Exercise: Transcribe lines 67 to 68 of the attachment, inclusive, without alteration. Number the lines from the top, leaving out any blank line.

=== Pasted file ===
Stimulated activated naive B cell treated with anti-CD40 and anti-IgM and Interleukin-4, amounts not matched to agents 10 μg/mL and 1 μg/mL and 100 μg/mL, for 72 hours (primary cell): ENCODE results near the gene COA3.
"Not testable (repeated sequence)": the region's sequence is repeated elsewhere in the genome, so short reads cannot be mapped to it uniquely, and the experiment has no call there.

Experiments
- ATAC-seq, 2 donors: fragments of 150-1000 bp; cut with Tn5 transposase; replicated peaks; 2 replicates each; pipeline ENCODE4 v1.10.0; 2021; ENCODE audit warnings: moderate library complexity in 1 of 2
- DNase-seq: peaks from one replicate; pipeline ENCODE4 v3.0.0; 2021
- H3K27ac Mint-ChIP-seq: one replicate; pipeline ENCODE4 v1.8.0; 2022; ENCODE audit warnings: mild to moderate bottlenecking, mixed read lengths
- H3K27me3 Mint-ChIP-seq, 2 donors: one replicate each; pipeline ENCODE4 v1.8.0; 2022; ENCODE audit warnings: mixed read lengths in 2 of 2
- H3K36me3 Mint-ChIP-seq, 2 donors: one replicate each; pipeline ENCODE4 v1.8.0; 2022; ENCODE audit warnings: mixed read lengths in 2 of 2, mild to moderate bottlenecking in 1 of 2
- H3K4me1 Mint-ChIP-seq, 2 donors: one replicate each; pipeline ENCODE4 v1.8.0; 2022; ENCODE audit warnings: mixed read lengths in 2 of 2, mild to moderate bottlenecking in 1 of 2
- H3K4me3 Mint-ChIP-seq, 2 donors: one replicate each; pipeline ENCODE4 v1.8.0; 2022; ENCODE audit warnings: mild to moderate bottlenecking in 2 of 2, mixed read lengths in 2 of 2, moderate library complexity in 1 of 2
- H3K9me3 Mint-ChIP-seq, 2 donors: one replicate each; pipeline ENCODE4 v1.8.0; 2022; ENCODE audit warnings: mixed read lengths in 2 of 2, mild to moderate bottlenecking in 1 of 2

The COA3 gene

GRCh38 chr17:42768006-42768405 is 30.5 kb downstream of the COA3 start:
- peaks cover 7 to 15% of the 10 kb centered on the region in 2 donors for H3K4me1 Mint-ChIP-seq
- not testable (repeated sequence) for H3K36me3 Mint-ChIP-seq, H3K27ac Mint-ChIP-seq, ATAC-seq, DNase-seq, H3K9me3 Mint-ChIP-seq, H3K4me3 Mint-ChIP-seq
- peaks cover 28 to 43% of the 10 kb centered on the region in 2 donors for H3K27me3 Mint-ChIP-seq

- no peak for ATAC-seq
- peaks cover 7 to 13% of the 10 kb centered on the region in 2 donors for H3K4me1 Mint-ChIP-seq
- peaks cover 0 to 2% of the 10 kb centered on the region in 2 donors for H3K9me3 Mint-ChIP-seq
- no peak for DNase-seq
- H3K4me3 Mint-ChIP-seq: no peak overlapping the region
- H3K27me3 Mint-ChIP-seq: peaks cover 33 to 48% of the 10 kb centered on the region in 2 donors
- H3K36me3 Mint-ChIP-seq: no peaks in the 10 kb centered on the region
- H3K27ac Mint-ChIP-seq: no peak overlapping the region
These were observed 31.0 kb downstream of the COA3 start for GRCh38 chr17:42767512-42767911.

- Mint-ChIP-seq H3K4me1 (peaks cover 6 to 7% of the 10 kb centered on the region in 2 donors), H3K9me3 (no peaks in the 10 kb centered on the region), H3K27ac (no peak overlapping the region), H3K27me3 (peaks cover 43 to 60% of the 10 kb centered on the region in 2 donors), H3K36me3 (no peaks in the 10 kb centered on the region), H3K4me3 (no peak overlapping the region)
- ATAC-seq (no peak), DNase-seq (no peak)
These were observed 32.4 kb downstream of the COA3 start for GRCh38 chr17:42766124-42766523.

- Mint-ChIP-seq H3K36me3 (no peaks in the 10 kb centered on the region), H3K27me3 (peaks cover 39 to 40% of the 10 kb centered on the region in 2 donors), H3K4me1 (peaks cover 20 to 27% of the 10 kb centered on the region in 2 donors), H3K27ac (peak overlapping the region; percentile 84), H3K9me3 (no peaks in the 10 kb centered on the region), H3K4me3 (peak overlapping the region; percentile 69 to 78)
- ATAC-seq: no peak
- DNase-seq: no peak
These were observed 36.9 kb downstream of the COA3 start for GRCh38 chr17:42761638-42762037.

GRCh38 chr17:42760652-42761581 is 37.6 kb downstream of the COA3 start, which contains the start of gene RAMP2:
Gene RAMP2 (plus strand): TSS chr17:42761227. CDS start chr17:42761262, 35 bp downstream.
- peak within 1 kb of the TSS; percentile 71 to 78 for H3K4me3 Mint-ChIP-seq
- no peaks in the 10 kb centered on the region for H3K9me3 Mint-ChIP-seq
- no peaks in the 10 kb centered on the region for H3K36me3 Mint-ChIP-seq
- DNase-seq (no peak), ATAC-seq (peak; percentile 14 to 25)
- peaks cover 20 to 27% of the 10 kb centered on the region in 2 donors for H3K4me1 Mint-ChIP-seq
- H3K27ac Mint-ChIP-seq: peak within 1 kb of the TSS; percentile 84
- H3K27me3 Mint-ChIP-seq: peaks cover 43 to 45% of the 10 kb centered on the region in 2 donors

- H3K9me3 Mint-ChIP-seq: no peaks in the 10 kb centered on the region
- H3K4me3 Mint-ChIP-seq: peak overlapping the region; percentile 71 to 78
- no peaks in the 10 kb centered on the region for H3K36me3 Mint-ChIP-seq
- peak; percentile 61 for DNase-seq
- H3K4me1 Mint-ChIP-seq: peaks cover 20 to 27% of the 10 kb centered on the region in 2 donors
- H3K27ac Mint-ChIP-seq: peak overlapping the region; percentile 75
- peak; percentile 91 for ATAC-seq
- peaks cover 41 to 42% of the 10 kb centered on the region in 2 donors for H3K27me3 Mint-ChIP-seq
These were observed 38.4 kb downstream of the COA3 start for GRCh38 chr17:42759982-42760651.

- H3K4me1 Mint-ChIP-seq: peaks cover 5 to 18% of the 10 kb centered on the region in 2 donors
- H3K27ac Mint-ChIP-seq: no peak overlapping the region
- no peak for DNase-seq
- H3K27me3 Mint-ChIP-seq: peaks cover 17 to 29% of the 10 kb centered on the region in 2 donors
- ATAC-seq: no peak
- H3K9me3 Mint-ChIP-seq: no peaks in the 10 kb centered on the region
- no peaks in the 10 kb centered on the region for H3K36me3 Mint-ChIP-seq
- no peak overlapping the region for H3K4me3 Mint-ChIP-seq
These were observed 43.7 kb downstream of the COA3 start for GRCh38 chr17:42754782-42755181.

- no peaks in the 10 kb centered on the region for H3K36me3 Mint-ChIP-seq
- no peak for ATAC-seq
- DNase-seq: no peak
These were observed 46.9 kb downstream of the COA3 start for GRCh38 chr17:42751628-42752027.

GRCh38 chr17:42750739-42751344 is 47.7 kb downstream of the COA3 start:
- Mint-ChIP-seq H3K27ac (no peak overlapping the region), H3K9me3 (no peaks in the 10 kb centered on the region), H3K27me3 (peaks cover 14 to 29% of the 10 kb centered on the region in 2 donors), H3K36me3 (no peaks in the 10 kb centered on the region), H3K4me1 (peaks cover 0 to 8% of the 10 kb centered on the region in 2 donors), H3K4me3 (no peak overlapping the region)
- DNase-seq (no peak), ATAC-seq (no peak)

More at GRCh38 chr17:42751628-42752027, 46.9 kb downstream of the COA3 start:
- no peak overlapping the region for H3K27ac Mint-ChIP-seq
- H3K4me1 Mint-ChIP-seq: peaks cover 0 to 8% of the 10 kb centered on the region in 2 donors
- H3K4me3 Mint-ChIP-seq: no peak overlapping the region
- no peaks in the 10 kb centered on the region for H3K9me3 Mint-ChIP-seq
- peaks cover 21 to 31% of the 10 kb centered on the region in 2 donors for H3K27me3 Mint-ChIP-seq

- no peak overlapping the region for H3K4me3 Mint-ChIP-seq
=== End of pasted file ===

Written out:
More at GRCh38 chr17:42751628-42752027, 46.9 kb downstream of the COA3 start:
- no peak overlapping the region for H3K27ac Mint-ChIP-seq